Crucial opinions were at play around Russia's tsar. The tsar favored mobilizing his armies against Austria-Hungary only. His war ministers wanted full mobilization, pointing out that partial mobilization would tie up train schedules making full mobilization impossible should Germany choose to go to war in support of Austria. In the afternoon on the 30th the indecisive tsar was pushed into choosing full mobilization – directed against Germany as well as Austria-Hungary. His ability to make a decision had been questioned and he had responded with a show of decisiveness.

In Russia, Orthodox priests saw it as their duty to tell peasants of the coming war and to give them guidance, and they told the people that, as in the time of Napoleon, Russia had to fight to preserve its national life and its religion, that Russia would emerge as a greater, as the true mother of the Slav races and that their Eastern Orthodox Church would remain unshaken. Priests shouted "God be with us! Victory will be ours!" In days ahead, priests held a cross in their hand in front of peasant soldiers going off to war who fell to their knees, kissed the cross and received the priests' blessings.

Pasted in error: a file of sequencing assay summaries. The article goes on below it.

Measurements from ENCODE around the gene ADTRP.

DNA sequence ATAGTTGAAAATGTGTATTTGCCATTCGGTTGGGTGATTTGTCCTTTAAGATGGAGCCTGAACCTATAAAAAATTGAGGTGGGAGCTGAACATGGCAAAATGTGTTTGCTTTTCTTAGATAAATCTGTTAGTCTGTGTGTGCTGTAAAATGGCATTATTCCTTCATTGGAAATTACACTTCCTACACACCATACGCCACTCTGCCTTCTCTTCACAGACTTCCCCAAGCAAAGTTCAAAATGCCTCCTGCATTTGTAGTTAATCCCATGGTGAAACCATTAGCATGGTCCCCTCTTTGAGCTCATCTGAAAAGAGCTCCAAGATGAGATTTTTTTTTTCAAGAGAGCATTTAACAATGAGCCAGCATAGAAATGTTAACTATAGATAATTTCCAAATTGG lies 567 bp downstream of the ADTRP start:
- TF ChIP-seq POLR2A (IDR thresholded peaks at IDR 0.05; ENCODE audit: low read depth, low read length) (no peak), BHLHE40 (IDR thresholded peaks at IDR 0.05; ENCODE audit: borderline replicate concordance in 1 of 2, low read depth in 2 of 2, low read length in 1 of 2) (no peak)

News of Russia's mobilization reached Germany on the morning of the 31st. Bethmann-Hollweg was now ashen with fear of a European-wide war that he had not expected. On the verge of a nervous breakdown, he wired Austria's foreign minister urging the Austrians to refrain from mobilizing against the Russians. Germany's military command in the person of von Moltke was giving priority to measures of national defense, and he wired a message to Austria insisting that Austria do its part by countering Russia. Austria's foreign minister followed the wishes of von Moltke and ignored Bethmann-Hollweg.